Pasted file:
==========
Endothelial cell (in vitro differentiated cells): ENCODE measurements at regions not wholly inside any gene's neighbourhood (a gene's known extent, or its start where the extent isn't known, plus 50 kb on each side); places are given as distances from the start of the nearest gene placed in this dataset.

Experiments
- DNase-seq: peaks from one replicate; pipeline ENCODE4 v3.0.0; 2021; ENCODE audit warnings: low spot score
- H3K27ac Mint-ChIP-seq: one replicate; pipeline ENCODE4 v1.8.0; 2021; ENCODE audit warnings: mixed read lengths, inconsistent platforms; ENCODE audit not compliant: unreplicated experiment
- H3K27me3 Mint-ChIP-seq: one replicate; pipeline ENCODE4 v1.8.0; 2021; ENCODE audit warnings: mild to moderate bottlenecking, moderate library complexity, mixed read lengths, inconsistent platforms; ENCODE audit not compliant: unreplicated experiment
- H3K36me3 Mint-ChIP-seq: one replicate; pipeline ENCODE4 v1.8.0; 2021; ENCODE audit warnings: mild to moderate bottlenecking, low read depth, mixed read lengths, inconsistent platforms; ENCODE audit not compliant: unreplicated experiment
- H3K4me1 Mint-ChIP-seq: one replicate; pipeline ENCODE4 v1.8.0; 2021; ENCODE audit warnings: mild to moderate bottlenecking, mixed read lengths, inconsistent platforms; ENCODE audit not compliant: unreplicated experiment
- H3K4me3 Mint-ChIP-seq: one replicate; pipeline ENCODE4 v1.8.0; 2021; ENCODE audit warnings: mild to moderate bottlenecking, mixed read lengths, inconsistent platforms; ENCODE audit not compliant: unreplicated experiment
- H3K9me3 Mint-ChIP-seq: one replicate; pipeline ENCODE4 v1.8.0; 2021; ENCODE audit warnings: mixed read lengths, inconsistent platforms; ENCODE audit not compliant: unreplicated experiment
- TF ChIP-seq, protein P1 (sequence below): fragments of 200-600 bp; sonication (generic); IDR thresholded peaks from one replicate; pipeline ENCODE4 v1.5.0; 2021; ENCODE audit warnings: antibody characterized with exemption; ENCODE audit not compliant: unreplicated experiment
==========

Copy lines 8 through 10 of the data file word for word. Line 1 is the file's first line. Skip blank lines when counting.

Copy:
- H3K4me3 Mint-ChIP-seq: one replicate; pipeline ENCODE4 v1.8.0; 2021; ENCODE audit warnings: mild to moderate bottlenecking, mixed read lengths, inconsistent platforms; ENCODE audit not compliant: unreplicated experiment
- H3K9me3 Mint-ChIP-seq: one replicate; pipeline ENCODE4 v1.8.0; 2021; ENCODE audit warnings: mixed read lengths, inconsistent platforms; ENCODE audit not compliant: unreplicated experiment
- TF ChIP-seq, protein P1 (sequence below): fragments of 200-600 bp; sonication (generic); IDR thresholded peaks from one replicate; pipeline ENCODE4 v1.5.0; 2021; ENCODE audit warnings: antibody characterized with exemption; ENCODE audit not compliant: unreplicated experiment